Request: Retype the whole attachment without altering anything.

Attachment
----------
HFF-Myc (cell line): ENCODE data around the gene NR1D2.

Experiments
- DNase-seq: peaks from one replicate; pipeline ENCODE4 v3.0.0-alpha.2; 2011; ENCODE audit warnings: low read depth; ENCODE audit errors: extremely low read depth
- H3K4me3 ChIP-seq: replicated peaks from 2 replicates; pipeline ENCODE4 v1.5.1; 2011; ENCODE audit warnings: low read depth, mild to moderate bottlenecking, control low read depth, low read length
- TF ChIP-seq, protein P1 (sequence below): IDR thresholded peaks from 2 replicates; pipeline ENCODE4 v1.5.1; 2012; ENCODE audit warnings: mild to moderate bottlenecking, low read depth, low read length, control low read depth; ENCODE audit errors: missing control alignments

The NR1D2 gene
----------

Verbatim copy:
HFF-Myc (cell line): ENCODE data around the gene NR1D2.

Experiments
- DNase-seq: peaks from one replicate; pipeline ENCODE4 v3.0.0-alpha.2; 2011; ENCODE audit warnings: low read depth; ENCODE audit errors: extremely low read depth
- H3K4me3 ChIP-seq: replicated peaks from 2 replicates; pipeline ENCODE4 v1.5.1; 2011; ENCODE audit warnings: low read depth, mild to moderate bottlenecking, control low read depth, low read length
- TF ChIP-seq, protein P1 (sequence below): IDR thresholded peaks from 2 replicates; pipeline ENCODE4 v1.5.1; 2012; ENCODE audit warnings: mild to moderate bottlenecking, low read depth, low read length, control low read depth; ENCODE audit errors: missing control alignments

The NR1D2 gene